Sarus open-sourced its privacy preserving SQL core. It is packed with advanced features. In this post — first in a series on Qrlew — we demonstrate the power of automatic range propagation and its use in privacy applications.
Differential privacy focuses on revealing data aggregation outcomes while diminishing the impact of any single person on the overall collective result. This principle operates via a two-phase approach involving data bounding and noise introduction. The second phase, reliant on the first, adds noise calculated from the initial boundary settings. Overestimating these boundaries can lead to excessive noise, compromising analysis utility.
To seamlessly integrate differential privacy into an SQL query engine, an algorithm for automatic boundary calculation within aggregation functions is crucial. One possibility is the Automatic Bounds Determination algorithm (suggested by Wilson et al.), which establishes these boundaries by constructing a differentially private histogram. It’s important to note that this approach involves allocating a portion of the privacy budget for the computation. Alternatively, another strategy is to leverage the initially provided bounds for table columns by propagating them throughout all computational stages, eliminating the necessity for an additional privacy loss.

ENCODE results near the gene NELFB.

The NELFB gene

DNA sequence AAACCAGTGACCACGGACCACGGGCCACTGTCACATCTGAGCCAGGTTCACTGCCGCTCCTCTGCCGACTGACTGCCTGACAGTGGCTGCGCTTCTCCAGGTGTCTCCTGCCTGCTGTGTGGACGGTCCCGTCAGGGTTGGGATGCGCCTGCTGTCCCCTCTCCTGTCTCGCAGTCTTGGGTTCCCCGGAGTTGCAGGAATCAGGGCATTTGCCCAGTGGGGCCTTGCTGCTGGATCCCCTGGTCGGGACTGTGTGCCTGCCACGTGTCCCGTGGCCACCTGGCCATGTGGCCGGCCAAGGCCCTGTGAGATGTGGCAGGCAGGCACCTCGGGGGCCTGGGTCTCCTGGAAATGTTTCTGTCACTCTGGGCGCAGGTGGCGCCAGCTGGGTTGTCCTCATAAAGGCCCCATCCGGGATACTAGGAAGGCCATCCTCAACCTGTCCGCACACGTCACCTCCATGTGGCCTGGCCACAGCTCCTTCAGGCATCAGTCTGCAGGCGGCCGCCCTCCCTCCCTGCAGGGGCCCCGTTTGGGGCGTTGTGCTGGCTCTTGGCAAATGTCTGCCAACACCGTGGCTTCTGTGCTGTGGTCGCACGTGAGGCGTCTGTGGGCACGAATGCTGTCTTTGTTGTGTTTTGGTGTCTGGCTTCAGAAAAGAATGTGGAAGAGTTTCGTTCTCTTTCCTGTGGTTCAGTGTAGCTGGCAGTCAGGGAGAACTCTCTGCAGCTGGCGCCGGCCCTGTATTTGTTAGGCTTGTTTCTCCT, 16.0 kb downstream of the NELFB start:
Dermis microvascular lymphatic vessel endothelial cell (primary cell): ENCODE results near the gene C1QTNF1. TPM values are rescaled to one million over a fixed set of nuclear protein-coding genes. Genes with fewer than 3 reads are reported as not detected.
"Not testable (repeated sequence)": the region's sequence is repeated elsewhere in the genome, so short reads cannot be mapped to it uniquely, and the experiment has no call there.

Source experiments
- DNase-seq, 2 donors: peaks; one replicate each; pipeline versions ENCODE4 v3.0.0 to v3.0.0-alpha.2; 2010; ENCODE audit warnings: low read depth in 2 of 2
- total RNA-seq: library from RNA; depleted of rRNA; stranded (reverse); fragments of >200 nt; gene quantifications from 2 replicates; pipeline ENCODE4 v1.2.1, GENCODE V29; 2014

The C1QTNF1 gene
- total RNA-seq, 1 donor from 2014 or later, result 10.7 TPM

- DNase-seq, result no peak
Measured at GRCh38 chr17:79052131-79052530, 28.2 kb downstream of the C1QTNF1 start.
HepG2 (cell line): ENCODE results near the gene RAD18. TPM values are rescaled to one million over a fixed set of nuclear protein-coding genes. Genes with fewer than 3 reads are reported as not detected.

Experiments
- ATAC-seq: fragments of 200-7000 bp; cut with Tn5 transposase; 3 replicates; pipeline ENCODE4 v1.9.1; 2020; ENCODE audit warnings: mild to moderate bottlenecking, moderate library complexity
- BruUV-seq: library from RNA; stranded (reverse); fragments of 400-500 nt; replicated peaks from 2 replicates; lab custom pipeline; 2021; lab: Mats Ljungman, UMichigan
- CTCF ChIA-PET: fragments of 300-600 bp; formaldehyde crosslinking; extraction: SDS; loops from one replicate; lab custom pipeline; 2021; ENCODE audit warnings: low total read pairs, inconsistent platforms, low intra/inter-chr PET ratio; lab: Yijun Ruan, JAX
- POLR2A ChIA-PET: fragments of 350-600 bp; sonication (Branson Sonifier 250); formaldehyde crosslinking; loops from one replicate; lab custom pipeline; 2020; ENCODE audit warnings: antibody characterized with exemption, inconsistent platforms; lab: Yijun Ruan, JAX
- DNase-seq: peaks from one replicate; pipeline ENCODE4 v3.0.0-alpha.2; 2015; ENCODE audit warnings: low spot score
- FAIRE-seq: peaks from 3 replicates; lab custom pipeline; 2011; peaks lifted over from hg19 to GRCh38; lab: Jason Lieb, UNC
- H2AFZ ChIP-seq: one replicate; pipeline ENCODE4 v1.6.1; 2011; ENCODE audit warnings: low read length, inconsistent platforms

In Qrlew, we have implemented this range propagation algorithm, ensuring that the column bounds are consistently taken into account during the entire computation process. This notebook 📔 (also in colab) provides a detailed description of this propagation. Hybrid approaches can also be adopted, combining both methods. This involves limiting the histogram range with propagated bounds and then allocating some budget to refine these bounds further for increased accuracy.
Automatic range propagation is a key feature of Qrlew, the open-source core of Sarus SQL.
Posts on other features of Qrlew such as automatic entity propagation and automated differential privacy will follow this one in the following weeks.
If you are interested in privacy-preserving data analysis, please use (or contribute to) Qrlew in rust or python. If you need support and a whole product dedicated to privacy preserving AI and analytics check out Sarus.